On Food and Cooking: The Science and Lore of the Kitchen

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Simon & Schuster, 2003 - Cooking - 684 pages
10 Reviews
McGee On Food And Cooking is a masterpiece of gastronomic writing; a rich, addictive blend of chemistry, history and anecdote that no self-respecting foodie or cook can afford to be without. McGee On Food And Cooking renders the everyday miracles of the kitchen wondrous and fascinating, shedding light on questions that have puzzled generations of cooks. If you've ever wondered why fish goes off quicker than meat; how to tell stale eggs from fresh ones; why you're supposed to leave pancake batter to rest; how it is that cheese can possibly have so many different permutations of flavour and texture; why chopping onions makes you cry; about the health benefits of chocolate and alcohol; why Jerusalem artichokes make you fart; or even how to avoid poisoning your guests - then this is the book for you. With the enlightenment it brings, you may find yourself emerging from the culinary dark ages.

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Awesome read for cooks nerds and history buffs.

User Review  - anokha - Overstock.com

I dont know what more I can add to the pile of superlative reviews of this book so I will keep it short. It was highly recommended to me by the chef of a restaurant I worked at and when I finally ... Read full review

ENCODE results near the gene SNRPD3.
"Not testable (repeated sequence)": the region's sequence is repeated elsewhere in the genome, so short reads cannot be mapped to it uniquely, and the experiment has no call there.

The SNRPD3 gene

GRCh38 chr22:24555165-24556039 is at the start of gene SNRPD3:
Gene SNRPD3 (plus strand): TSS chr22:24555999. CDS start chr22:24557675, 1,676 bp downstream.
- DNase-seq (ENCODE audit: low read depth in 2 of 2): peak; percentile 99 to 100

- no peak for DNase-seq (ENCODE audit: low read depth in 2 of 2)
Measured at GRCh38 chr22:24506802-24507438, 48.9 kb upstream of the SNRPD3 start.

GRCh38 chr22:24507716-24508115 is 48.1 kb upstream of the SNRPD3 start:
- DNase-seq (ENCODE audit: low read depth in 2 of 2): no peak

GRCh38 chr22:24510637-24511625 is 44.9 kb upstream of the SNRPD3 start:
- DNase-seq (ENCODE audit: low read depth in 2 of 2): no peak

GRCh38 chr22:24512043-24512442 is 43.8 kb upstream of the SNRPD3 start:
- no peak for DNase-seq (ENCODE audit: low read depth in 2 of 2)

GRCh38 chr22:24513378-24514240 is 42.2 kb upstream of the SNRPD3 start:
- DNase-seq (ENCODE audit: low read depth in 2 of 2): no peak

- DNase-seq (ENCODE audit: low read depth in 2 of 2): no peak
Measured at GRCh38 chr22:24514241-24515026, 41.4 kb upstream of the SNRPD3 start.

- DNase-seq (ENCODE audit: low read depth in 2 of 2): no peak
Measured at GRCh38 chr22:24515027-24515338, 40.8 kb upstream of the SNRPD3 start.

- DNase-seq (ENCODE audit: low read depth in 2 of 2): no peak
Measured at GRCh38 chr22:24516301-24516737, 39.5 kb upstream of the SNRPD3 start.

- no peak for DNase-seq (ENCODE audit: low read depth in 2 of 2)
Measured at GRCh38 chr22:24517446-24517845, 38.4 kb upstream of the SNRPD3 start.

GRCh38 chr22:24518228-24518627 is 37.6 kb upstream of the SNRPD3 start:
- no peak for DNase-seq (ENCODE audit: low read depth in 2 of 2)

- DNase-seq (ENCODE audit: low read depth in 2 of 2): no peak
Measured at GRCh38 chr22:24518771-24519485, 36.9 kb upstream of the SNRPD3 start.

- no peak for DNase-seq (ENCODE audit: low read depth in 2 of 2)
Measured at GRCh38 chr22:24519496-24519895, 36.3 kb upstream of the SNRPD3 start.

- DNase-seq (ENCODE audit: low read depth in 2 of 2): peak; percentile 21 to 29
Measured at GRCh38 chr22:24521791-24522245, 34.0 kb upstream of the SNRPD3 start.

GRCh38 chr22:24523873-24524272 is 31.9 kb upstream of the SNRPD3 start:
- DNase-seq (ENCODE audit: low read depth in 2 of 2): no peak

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User Review  - raesandy - Overstock.com

Fabulous informative book! This is more of a text on the history and lore of food than a cookbook. It is extremely wellwritten and well researched. The intelligent person with many interests not only in food will enjoy this read. Read full review



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About the author (2003)

Harold McGee writes about the chemistry of food and cooking, and the science of everyday life. He has worked alongside some of world's most innovative chefs, including Thomas Keller and Heston Blumenthal. He lives with his family in California.

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